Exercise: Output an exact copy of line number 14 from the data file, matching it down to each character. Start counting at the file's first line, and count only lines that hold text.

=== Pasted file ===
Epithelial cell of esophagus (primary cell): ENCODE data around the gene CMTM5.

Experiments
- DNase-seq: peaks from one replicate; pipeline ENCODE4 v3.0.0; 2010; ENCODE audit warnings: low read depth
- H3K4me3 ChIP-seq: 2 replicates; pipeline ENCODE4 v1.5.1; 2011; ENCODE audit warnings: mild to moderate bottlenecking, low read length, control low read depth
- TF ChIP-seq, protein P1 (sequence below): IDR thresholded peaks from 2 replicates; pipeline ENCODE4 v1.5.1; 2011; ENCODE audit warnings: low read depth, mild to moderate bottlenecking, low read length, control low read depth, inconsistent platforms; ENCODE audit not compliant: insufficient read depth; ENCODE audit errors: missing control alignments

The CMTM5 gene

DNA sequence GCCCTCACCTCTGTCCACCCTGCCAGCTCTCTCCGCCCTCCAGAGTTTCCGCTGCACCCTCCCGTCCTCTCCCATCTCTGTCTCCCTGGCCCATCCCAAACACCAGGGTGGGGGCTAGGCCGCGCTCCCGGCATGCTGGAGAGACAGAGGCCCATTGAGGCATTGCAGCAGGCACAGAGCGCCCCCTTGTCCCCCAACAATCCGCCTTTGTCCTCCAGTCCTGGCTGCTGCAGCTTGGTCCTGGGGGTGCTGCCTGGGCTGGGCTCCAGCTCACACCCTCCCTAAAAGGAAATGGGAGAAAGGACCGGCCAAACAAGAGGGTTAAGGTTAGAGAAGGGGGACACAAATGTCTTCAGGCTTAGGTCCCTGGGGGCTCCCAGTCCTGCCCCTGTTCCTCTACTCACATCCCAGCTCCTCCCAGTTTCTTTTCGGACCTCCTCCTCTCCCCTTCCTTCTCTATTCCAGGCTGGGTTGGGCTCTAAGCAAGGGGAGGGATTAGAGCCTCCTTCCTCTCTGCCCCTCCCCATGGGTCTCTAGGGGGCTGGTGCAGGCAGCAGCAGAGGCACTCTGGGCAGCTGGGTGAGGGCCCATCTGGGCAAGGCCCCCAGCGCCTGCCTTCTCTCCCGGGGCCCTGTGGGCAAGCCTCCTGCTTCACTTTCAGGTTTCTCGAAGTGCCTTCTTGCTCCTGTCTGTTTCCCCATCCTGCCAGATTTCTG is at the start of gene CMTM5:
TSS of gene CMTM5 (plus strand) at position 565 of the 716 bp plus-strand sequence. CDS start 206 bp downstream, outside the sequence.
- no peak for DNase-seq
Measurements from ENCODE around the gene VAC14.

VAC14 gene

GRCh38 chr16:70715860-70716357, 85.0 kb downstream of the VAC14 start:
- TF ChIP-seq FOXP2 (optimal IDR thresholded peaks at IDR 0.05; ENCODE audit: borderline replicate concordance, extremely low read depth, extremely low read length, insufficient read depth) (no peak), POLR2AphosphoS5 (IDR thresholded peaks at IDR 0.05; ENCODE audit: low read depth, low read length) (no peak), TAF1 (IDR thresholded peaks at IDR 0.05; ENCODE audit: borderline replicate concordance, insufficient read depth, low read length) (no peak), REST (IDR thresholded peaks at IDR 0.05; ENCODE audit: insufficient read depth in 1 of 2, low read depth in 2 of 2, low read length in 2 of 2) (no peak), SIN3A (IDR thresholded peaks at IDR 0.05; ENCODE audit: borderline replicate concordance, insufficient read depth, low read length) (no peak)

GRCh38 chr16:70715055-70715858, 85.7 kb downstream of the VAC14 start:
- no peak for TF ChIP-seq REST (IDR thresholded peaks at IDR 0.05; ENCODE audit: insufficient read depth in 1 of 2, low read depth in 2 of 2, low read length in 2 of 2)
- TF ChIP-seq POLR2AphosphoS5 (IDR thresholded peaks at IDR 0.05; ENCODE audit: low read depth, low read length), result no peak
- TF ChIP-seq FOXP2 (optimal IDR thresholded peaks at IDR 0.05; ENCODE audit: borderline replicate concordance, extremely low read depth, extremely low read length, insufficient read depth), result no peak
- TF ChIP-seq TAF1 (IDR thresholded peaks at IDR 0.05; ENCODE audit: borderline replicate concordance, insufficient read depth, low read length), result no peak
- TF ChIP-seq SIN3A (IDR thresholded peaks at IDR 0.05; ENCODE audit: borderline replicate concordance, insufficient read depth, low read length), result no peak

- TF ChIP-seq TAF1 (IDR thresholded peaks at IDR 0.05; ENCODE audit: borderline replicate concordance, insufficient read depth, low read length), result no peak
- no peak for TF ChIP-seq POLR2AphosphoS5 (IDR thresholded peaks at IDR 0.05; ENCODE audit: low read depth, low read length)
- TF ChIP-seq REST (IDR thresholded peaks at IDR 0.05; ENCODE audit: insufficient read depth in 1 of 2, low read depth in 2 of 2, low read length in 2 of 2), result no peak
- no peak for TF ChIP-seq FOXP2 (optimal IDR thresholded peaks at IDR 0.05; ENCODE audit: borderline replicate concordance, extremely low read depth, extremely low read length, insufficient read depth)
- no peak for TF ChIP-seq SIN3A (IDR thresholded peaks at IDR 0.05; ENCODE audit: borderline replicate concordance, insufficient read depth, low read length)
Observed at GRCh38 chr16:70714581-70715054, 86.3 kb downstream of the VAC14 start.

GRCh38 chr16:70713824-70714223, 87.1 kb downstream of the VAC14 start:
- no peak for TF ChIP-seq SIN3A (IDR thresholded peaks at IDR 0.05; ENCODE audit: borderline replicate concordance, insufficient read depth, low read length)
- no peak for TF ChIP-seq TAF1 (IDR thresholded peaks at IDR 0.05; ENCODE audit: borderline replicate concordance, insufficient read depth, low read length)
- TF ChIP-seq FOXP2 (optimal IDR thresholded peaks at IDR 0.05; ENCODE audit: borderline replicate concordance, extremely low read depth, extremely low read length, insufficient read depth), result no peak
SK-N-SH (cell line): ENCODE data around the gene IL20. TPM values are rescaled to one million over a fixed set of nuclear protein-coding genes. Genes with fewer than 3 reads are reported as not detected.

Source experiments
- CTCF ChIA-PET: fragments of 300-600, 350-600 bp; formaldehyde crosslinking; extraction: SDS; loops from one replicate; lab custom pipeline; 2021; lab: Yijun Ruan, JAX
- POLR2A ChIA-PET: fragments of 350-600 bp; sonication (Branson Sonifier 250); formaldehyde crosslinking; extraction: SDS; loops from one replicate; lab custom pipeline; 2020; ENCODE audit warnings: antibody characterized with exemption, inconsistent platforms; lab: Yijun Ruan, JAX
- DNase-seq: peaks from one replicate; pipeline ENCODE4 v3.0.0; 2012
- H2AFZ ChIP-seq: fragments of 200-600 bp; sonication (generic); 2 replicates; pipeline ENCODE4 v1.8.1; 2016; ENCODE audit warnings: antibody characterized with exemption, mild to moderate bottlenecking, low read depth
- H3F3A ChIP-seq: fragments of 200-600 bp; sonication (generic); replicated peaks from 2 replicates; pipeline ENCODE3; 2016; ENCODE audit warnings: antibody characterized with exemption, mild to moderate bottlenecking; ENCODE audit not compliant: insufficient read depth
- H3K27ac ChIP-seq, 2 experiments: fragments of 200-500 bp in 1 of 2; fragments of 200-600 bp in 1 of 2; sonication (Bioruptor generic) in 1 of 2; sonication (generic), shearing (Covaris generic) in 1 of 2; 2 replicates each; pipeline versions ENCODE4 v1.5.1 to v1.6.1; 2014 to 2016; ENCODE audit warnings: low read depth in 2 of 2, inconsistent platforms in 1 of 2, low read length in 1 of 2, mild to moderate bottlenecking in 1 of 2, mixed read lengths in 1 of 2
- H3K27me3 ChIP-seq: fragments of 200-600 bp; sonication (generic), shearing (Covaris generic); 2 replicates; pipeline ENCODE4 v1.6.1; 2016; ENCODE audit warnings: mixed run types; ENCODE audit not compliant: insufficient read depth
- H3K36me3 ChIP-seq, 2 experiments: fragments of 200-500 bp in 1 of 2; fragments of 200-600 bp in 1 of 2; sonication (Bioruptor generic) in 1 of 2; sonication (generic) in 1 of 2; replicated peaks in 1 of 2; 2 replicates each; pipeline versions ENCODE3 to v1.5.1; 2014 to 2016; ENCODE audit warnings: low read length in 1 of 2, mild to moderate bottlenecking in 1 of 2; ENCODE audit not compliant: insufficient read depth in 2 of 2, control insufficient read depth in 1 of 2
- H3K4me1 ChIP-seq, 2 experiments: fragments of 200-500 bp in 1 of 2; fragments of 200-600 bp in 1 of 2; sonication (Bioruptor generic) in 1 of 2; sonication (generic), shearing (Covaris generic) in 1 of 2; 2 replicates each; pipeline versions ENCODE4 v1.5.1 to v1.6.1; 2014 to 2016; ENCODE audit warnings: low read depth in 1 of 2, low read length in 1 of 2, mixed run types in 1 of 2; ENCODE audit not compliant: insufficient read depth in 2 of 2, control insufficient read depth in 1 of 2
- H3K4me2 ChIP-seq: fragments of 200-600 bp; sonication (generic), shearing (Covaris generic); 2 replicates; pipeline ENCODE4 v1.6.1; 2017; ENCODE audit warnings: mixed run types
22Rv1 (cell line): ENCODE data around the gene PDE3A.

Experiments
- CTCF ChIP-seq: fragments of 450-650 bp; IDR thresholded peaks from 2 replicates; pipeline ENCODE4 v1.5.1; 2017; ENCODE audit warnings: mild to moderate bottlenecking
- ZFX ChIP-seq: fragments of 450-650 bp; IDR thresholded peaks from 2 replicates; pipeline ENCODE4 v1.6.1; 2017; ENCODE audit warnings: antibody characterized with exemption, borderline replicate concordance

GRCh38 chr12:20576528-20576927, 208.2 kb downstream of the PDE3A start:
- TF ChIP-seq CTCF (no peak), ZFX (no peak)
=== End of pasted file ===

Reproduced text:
GRCh38 chr16:70715055-70715858, 85.7 kb downstream of the VAC14 start: